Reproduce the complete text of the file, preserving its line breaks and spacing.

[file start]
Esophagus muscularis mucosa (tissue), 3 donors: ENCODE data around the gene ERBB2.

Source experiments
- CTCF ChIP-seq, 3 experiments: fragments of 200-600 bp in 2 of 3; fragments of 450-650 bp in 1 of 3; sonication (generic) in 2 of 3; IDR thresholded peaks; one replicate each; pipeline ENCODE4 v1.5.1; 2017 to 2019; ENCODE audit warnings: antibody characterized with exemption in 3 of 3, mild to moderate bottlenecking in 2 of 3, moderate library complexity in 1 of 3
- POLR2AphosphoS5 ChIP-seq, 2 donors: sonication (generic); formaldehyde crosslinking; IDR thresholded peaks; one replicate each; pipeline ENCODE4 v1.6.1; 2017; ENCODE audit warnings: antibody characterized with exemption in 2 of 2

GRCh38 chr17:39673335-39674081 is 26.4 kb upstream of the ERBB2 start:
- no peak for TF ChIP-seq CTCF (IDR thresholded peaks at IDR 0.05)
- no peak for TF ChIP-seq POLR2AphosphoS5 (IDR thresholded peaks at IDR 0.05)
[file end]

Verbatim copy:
Esophagus muscularis mucosa (tissue), 3 donors: ENCODE data around the gene ERBB2.

Source experiments
- CTCF ChIP-seq, 3 experiments: fragments of 200-600 bp in 2 of 3; fragments of 450-650 bp in 1 of 3; sonication (generic) in 2 of 3; IDR thresholded peaks; one replicate each; pipeline ENCODE4 v1.5.1; 2017 to 2019; ENCODE audit warnings: antibody characterized with exemption in 3 of 3, mild to moderate bottlenecking in 2 of 3, moderate library complexity in 1 of 3
- POLR2AphosphoS5 ChIP-seq, 2 donors: sonication (generic); formaldehyde crosslinking; IDR thresholded peaks; one replicate each; pipeline ENCODE4 v1.6.1; 2017; ENCODE audit warnings: antibody characterized with exemption in 2 of 2

GRCh38 chr17:39673335-39674081 is 26.4 kb upstream of the ERBB2 start:
- no peak for TF ChIP-seq CTCF (IDR thresholded peaks at IDR 0.05)
- no peak for TF ChIP-seq POLR2AphosphoS5 (IDR thresholded peaks at IDR 0.05)